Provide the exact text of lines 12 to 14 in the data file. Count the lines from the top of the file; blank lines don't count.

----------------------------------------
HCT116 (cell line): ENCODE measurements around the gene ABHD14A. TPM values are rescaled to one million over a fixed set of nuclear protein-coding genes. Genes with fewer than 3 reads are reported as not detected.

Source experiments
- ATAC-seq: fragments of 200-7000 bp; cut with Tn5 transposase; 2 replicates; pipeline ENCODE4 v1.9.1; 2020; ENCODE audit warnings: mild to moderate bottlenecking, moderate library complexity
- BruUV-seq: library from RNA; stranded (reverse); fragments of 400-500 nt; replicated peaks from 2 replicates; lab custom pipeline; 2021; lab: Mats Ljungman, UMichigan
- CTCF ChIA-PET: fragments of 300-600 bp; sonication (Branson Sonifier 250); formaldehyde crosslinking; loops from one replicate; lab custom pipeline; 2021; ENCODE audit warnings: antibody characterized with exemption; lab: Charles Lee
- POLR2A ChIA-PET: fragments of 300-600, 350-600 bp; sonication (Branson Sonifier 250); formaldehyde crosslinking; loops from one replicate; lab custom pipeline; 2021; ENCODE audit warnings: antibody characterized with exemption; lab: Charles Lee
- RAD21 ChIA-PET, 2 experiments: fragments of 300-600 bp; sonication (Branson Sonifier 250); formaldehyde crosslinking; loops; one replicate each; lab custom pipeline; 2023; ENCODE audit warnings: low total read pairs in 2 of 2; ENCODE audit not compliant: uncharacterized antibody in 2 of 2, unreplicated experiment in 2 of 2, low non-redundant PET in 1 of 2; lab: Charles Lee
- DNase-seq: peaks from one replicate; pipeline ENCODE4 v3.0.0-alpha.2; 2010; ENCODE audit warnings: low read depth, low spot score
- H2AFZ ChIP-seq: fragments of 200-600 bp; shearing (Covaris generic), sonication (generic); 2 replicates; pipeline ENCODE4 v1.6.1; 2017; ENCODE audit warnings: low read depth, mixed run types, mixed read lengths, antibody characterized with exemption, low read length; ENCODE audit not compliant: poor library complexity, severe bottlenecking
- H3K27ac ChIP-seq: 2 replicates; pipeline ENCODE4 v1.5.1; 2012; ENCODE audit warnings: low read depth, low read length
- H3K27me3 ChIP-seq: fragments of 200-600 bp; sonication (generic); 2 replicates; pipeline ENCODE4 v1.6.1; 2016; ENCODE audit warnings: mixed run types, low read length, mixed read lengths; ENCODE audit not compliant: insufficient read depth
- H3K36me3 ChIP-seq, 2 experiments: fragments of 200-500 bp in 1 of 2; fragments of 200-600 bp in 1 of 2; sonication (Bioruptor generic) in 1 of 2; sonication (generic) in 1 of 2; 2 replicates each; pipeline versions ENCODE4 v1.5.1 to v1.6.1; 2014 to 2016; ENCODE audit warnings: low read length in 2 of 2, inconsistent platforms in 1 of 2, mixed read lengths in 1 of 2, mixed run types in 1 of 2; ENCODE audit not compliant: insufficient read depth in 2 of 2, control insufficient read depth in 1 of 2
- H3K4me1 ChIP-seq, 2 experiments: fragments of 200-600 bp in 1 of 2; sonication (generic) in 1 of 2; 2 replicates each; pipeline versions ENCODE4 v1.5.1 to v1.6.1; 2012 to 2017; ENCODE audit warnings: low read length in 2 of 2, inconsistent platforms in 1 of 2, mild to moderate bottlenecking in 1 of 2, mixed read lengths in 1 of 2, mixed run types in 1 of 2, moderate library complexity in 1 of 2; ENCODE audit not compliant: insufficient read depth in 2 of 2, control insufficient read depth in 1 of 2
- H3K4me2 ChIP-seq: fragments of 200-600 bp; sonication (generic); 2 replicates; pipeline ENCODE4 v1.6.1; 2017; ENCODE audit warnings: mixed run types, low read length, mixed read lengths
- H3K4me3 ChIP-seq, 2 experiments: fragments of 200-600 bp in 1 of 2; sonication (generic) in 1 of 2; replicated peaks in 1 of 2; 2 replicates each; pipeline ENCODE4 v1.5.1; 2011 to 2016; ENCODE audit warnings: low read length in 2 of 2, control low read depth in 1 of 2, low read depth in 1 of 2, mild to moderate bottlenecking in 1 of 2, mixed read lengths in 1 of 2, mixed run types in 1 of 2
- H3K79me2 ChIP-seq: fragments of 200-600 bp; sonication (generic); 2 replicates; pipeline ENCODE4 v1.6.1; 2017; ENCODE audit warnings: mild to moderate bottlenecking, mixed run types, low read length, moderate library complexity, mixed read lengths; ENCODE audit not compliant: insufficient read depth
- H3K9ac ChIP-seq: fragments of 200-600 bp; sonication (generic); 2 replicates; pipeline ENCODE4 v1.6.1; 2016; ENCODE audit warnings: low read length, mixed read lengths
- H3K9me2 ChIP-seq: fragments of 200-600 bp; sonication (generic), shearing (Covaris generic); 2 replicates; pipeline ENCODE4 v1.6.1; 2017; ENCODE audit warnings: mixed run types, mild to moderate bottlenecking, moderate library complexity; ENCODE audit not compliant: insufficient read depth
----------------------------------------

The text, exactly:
- H3K36me3 ChIP-seq, 2 experiments: fragments of 200-500 bp in 1 of 2; fragments of 200-600 bp in 1 of 2; sonication (Bioruptor generic) in 1 of 2; sonication (generic) in 1 of 2; 2 replicates each; pipeline versions ENCODE4 v1.5.1 to v1.6.1; 2014 to 2016; ENCODE audit warnings: low read length in 2 of 2, inconsistent platforms in 1 of 2, mixed read lengths in 1 of 2, mixed run types in 1 of 2; ENCODE audit not compliant: insufficient read depth in 2 of 2, control insufficient read depth in 1 of 2
- H3K4me1 ChIP-seq, 2 experiments: fragments of 200-600 bp in 1 of 2; sonication (generic) in 1 of 2; 2 replicates each; pipeline versions ENCODE4 v1.5.1 to v1.6.1; 2012 to 2017; ENCODE audit warnings: low read length in 2 of 2, inconsistent platforms in 1 of 2, mild to moderate bottlenecking in 1 of 2, mixed read lengths in 1 of 2, mixed run types in 1 of 2, moderate library complexity in 1 of 2; ENCODE audit not compliant: insufficient read depth in 2 of 2, control insufficient read depth in 1 of 2
- H3K4me2 ChIP-seq: fragments of 200-600 bp; sonication (generic); 2 replicates; pipeline ENCODE4 v1.6.1; 2017; ENCODE audit warnings: mixed run types, low read length, mixed read lengths